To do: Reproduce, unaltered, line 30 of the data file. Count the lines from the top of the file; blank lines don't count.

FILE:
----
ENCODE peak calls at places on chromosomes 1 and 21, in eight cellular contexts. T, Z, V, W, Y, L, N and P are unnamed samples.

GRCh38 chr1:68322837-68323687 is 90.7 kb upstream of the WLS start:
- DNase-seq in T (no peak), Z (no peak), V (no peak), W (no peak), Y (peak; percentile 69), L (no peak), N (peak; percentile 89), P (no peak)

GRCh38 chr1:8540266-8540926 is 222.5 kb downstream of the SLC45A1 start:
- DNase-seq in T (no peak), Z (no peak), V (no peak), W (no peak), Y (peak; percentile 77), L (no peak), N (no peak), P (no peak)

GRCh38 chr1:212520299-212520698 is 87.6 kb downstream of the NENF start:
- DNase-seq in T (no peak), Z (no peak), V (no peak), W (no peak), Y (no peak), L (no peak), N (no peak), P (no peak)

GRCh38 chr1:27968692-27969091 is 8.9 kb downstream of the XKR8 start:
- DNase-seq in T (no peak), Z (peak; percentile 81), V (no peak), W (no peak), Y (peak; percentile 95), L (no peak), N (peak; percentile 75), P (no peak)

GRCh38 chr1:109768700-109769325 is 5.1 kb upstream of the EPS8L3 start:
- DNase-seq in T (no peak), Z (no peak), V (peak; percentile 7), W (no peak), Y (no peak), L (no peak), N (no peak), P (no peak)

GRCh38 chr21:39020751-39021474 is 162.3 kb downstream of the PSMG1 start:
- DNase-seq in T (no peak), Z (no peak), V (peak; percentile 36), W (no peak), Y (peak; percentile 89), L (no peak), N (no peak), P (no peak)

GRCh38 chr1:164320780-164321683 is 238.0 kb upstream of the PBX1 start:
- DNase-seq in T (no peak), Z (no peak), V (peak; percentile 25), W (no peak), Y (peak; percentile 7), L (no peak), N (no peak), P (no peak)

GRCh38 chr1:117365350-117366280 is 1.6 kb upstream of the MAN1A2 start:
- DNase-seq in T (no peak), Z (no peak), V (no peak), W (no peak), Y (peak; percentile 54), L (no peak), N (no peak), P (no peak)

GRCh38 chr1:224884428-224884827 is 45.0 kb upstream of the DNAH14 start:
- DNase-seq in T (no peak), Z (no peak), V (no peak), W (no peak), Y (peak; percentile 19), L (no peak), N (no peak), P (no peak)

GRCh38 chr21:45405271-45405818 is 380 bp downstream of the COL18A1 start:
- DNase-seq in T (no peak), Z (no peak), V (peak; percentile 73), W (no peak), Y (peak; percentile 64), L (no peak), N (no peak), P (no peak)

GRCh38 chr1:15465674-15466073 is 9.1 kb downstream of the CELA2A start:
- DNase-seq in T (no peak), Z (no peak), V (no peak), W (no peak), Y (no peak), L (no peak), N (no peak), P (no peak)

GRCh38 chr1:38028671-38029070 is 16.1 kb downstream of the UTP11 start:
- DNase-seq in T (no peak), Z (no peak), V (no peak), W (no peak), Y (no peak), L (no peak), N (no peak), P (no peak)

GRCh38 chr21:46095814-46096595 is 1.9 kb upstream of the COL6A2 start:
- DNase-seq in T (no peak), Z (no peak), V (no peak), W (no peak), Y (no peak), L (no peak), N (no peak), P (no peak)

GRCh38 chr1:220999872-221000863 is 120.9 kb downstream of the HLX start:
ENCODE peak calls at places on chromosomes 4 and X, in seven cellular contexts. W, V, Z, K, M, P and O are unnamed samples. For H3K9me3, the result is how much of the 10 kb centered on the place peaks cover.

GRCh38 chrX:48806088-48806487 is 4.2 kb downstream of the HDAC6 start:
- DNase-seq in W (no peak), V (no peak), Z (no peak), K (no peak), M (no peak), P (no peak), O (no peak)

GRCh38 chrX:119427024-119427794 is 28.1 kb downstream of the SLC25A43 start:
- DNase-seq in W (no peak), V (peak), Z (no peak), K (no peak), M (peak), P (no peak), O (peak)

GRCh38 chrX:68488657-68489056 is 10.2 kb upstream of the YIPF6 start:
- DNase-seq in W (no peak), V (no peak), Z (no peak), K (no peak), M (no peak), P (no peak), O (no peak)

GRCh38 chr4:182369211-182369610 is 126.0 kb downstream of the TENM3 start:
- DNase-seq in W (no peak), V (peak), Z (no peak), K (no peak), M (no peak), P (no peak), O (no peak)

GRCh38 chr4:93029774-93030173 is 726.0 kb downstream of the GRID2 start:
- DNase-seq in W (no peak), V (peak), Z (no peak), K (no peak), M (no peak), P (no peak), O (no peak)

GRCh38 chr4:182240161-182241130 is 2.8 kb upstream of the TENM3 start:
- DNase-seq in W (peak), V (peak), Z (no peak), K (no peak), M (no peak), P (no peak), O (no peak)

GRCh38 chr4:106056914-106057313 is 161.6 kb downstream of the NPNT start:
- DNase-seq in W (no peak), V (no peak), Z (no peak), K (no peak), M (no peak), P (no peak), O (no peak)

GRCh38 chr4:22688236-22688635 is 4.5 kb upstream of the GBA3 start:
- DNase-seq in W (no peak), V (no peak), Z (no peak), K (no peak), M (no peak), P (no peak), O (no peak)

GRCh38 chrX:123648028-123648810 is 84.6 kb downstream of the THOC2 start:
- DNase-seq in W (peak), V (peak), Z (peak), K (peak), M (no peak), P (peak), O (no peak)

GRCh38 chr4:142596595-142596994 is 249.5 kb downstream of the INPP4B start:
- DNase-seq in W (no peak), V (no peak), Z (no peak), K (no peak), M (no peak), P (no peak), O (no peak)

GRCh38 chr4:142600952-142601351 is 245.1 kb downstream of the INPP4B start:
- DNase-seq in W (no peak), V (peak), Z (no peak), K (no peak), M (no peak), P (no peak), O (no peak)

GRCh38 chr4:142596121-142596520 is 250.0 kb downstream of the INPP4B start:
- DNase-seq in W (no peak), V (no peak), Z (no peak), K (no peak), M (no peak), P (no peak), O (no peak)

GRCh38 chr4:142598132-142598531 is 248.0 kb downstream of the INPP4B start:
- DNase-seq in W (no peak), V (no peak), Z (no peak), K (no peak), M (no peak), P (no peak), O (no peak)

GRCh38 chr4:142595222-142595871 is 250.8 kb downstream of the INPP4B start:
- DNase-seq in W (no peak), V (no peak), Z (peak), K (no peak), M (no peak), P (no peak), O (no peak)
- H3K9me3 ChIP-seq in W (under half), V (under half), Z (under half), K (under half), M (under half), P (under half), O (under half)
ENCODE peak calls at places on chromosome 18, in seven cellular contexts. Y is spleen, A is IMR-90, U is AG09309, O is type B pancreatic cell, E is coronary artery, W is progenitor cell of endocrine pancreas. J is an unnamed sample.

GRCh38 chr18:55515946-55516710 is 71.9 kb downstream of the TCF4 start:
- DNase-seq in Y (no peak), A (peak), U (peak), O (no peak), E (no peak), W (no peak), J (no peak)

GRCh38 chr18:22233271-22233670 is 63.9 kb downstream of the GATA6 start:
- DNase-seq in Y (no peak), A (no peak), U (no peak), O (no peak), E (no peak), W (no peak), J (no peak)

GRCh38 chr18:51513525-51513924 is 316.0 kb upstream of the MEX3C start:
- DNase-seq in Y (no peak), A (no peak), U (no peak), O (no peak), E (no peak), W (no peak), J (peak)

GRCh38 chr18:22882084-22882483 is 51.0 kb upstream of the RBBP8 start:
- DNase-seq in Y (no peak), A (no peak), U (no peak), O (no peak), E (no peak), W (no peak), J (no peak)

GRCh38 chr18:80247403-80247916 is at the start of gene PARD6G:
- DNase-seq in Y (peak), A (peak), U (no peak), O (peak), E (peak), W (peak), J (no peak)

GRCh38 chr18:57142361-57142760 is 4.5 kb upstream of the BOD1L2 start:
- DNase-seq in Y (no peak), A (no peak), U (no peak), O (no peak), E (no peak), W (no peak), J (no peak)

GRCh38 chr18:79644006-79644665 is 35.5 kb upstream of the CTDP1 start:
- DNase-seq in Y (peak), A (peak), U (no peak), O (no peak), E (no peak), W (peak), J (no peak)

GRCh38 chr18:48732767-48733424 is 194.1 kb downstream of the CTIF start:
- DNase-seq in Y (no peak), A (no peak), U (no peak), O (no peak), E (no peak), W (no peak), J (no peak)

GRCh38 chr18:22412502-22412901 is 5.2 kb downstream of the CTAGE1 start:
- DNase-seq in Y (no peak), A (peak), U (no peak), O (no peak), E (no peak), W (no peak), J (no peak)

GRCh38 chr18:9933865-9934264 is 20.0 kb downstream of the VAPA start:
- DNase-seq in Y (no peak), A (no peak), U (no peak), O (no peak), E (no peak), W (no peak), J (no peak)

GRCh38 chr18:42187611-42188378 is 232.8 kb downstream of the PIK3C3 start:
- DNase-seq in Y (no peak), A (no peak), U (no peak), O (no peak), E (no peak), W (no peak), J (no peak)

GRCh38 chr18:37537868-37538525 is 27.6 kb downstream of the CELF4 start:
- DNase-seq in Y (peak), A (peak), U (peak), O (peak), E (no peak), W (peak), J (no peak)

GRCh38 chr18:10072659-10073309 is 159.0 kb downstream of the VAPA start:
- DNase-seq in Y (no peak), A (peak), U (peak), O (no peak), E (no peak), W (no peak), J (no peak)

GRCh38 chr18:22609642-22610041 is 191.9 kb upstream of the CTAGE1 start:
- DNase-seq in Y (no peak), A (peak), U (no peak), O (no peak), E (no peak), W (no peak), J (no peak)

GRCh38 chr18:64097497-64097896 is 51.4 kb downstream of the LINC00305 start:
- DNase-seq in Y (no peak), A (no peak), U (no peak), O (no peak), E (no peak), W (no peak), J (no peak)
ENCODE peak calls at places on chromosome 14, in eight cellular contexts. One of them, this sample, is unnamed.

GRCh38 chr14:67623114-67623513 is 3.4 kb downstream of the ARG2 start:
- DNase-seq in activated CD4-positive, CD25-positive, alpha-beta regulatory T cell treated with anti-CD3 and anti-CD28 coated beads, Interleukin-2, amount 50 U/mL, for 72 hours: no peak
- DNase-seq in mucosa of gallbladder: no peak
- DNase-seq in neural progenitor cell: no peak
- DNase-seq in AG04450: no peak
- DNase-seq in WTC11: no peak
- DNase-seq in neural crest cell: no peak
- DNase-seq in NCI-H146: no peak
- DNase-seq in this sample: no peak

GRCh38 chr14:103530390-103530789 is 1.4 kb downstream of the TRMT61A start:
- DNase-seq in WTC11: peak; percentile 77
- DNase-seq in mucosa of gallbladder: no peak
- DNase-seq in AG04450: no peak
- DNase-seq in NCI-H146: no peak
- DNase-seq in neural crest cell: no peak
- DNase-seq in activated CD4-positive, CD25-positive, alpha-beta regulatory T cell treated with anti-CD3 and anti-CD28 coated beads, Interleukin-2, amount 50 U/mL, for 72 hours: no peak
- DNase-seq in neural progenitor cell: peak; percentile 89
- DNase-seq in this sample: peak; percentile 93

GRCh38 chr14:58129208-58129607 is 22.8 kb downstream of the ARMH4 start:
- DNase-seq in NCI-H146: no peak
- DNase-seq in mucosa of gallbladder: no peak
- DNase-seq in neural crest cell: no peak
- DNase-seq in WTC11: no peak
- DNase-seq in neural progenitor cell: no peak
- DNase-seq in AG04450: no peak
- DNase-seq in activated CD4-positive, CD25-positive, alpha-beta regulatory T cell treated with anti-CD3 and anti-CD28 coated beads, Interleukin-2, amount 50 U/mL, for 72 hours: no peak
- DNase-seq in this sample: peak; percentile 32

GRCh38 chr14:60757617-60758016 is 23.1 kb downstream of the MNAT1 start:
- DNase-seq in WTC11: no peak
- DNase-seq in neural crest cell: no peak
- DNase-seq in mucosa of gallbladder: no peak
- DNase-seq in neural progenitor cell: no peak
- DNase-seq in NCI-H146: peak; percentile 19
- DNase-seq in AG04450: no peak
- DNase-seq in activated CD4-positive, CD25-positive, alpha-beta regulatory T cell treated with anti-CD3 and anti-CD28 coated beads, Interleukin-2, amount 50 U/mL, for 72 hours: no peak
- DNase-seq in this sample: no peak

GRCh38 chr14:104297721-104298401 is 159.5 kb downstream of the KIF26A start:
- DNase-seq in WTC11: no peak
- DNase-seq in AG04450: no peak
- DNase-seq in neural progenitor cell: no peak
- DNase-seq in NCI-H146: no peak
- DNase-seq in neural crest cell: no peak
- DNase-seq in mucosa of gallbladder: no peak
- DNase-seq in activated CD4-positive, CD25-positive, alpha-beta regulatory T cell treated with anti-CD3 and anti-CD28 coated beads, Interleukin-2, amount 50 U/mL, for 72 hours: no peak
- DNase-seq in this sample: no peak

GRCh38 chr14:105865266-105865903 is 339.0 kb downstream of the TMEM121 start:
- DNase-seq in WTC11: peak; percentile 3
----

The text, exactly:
GRCh38 chrX:48806088-48806487 is 4.2 kb downstream of the HDAC6 start: